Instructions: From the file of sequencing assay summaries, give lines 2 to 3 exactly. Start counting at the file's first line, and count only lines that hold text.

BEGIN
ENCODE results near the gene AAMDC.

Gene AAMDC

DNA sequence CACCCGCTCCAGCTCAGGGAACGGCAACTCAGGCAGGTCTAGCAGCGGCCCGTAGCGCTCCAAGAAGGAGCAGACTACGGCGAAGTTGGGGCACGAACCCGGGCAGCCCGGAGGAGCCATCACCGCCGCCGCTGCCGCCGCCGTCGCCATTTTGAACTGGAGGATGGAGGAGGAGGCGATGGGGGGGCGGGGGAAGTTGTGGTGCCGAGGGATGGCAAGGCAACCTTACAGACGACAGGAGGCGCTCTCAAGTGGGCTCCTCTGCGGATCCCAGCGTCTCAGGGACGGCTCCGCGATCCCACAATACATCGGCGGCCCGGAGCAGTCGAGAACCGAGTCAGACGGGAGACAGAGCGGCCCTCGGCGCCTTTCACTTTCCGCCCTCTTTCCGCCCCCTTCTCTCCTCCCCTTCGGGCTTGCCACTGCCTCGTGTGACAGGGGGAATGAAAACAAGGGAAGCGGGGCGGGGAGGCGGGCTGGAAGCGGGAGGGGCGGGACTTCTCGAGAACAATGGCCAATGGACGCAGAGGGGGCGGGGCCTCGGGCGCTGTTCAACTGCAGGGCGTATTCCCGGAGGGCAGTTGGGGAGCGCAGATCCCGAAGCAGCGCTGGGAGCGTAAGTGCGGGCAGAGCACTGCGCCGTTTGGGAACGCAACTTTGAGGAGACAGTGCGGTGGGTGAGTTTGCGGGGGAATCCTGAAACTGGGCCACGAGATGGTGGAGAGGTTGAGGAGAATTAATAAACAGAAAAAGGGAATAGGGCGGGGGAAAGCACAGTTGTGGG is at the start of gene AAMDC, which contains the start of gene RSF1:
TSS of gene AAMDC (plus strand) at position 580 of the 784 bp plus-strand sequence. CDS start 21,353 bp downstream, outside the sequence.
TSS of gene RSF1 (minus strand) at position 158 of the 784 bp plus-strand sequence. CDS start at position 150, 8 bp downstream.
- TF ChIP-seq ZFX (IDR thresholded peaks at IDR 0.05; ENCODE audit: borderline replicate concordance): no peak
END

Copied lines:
Gene AAMDC

DNA sequence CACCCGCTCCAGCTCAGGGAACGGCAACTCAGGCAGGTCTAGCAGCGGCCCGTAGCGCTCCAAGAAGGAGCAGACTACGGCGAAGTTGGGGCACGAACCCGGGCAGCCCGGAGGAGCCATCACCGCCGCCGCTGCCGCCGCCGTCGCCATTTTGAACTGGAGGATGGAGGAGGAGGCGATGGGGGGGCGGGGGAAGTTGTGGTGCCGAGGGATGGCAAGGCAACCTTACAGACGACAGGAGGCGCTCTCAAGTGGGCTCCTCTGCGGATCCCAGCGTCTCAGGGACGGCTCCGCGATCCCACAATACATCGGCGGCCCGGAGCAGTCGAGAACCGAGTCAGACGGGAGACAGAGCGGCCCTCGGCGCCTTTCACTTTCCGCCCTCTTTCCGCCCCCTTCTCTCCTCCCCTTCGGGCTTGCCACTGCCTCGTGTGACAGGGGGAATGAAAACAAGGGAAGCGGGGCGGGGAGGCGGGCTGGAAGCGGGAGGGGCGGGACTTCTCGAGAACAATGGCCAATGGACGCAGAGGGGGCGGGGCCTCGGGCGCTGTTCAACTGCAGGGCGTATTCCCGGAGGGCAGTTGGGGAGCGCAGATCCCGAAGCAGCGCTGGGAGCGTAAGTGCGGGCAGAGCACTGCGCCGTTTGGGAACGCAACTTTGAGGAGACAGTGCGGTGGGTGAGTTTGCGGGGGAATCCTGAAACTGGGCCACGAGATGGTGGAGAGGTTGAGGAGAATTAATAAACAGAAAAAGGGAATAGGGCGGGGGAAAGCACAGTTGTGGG is at the start of gene AAMDC, which contains the start of gene RSF1: